At the turbine department of the Institute of Propulsion Technology at DLR in Göttingen a turbine test facility is currently in operation, which was originally designed and built in 1971 for the investigation of the flow through rotating annular cascades, the so called Wind Tunnel for Rotating Cascades (RGG). Due to its unique features this facility was up to now well utilized by turbine stage investigations for industrial, national and international research projects.
Because of the rapid turbine development in recent years, the RGG does not cover all requirements from turbo machine industry and topics for future research projects. Measurements with modern single-stage high pressure turbines have shown, that important key and off-design operating points were close to the limitations of this test facility, some points could be set up only with compromises. As a result there is a need for a new test rig that is both capable of simulating the main flow parameters of future high-performance turbines (e.g. higher pressure ratios, more stages, extension to low pressure turbines etc.) and enough size to enable more detailed measurements during the experiments.
The Institute of Propulsion Technology will design and build up the new turbine test facility at DLR in Göttingen. This facility will be build up in two subsequent stages and starting its operation in 2013. The new rig, called Next Generation Turbine Test Facility (NG-Turb), will operate as a closed circuit with dry air as flow medium, allowing the independent setting of Mach- and Reynolds numbers. Reynolds numbers can be adjusted by varying the overall pressure or temperature level in the circuit. The flow medium is driven by a four stage radial gear compressor with a high pressure ratio and a broad performance map for small to very high volume flow, designed and manufactured by MAN Diesel & Turbo SE in Oberhausen.
Compressor performance data:
Compressor performance map
Turbine test section, 1st stage of completion
Turbine test section, 2nd stage of completion
Gear compressor (4 stages, radial)
Maximum pressure ratio
60 ÷ 230.000
Characteristic parameters of the turbine test section:
Number of stages
100.000 ÷ 1.000.000
Total inlet pressure
≈ 10 ÷ 200
≈ 300 ÷ 700
≈ 10 ÷ 12
Maximum mass flow
Minimum hub radius
Maximum casing radius (HPT)
Maximum casing radius (LPT)
Shaft power (HPT)
Shaft power (LPT)
A main feature of the NG-Turb will be the application of a combustor simulator in combination with a high pressure turbine. For such investigations the compressor air of the NG-Turb can be split into a cooled and an additional electrically heated line. Hot and cold air flow are then fed and mixed into combustion chamber like inserts in the test section in order to generate temperature profiles similar to the ones in the exit of combustors in real gas turbines.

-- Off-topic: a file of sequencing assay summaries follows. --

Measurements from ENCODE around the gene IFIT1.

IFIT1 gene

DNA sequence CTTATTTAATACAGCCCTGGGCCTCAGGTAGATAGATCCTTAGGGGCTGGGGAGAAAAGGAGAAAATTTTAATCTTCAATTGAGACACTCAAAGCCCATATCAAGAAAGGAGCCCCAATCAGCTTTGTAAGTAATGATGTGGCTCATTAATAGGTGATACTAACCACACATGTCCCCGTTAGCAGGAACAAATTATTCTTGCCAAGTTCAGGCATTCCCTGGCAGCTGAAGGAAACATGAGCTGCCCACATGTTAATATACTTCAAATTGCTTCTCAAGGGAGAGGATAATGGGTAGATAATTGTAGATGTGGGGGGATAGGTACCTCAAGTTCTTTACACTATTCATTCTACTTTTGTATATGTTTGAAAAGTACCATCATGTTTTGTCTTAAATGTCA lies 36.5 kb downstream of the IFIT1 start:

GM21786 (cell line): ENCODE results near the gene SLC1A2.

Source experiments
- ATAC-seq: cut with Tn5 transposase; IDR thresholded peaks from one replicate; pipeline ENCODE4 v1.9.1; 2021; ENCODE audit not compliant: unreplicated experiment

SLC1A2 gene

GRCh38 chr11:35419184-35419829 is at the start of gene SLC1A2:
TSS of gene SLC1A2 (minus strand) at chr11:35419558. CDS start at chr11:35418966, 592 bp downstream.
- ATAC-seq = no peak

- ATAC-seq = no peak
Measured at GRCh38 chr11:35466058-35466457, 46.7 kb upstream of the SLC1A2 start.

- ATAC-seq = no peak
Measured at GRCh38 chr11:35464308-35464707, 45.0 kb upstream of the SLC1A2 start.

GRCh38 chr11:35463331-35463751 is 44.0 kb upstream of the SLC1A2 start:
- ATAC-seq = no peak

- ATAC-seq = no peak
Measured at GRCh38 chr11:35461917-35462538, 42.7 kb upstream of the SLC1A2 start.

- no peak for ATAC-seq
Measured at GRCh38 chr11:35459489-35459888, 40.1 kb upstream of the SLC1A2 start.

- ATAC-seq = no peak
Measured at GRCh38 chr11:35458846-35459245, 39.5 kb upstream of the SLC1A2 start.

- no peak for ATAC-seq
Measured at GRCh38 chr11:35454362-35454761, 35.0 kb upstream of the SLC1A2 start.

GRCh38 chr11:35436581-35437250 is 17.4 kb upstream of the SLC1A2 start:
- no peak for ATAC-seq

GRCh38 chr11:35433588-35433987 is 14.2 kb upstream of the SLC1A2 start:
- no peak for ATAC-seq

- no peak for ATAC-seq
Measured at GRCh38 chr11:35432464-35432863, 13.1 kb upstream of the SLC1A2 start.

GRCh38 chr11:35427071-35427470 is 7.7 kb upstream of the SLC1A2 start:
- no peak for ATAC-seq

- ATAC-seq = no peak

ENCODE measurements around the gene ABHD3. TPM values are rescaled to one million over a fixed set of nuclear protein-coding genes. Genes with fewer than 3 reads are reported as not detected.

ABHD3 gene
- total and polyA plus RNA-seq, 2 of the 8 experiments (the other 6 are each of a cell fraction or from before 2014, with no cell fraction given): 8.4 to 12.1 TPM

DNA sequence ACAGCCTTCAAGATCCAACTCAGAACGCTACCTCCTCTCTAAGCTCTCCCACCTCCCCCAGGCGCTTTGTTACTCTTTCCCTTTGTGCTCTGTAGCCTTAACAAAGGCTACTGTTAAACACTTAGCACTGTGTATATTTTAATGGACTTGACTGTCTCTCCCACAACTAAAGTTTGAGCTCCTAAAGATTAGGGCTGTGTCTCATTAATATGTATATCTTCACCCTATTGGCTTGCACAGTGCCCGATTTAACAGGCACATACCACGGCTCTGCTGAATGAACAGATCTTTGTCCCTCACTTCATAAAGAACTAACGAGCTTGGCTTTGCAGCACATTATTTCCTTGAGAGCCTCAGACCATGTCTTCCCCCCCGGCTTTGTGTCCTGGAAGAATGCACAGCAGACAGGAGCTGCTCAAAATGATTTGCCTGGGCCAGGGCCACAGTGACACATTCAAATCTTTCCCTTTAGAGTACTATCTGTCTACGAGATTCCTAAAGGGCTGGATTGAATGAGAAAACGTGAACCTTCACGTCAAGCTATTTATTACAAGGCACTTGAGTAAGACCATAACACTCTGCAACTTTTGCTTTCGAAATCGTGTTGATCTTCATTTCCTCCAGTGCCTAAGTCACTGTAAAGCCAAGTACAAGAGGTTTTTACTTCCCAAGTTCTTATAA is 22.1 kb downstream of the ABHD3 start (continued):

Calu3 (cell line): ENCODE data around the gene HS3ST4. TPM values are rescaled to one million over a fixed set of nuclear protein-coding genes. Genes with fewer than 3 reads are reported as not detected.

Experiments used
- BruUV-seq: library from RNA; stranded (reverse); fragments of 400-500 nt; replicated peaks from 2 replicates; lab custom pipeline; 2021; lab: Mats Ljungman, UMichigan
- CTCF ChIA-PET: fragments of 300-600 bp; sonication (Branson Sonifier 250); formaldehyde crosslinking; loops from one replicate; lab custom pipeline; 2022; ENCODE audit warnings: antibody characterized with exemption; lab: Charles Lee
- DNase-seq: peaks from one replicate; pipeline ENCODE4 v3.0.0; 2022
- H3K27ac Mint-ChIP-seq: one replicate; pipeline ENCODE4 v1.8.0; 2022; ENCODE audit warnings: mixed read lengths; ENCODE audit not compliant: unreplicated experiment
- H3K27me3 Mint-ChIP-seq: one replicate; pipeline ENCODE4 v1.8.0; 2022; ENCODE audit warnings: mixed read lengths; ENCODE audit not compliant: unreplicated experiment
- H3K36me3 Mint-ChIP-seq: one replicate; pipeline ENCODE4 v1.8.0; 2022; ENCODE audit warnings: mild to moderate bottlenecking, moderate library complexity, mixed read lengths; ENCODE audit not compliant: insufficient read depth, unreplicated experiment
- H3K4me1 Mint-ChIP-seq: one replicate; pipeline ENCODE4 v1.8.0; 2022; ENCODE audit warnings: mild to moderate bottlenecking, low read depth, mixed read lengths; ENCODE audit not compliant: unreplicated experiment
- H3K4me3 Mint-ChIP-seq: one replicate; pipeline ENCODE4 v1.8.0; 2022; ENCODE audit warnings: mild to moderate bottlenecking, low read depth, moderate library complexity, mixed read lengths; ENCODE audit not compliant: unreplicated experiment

In order to avoid major reconstruction times between individual experiments, the new turbine rig will have a very modular build up of the test section. The stators (vanes) of the turbine stages and the combustor simulator are installed rotatable so that "clocking" effects can be studied. Auxiliary compressors provide enough pressurized air to simulate coolant flow ejection at the turbine blades and the hub and casing wall of the annulus. A good spatial and optical accessibility allows the installation of extensive measurement techniques. In addition to standard techniques such as pneumatic probes, steady and unsteady pressures, thermocouples, etc., following techniques will be particularly employed:
Determination of steady and unsteady surface pressures by applying the Pressure Sensitive Paint
Heat transfer and cooling film effectiveness measurement techniques, in which surface temperatures are detected by infrared image cameras or the Temperature Sensitive Paint (TSP) Method
Data from measurements in rotating systems (e.g. steady and unsteady surface pressures on rotor blades) will be transmitted into the laboratory frame of reference applying a suitable telemetry system.
Turbine test rig, meridional section, 2nd stage of completion
Reynolds- and Mach number range of EGG when operated in a closed circuit
In future a much higher loading with transonic flow through the blade rows for low-pressure turbines in a jet engine is expected. In order to make the Wind Tunnel for Linear Cascades (EGG) furthermore applicable for the support of design processes for turbine blade profiles and detailed studies of simple models for high and low pressure turbines, its test section will additionally be connected to the new compressor unit. Due to the high compressor pressure ratio in combination with a closed circuit experiments with higher Mach numbers (e.g. for tip section blade profiles from steam turbines) and the independent variation of Mach and Reynolds number can then be performed at the EGG. In particular cascades with blade profiles from low pressure turbines can be studied under realistic engine conditions.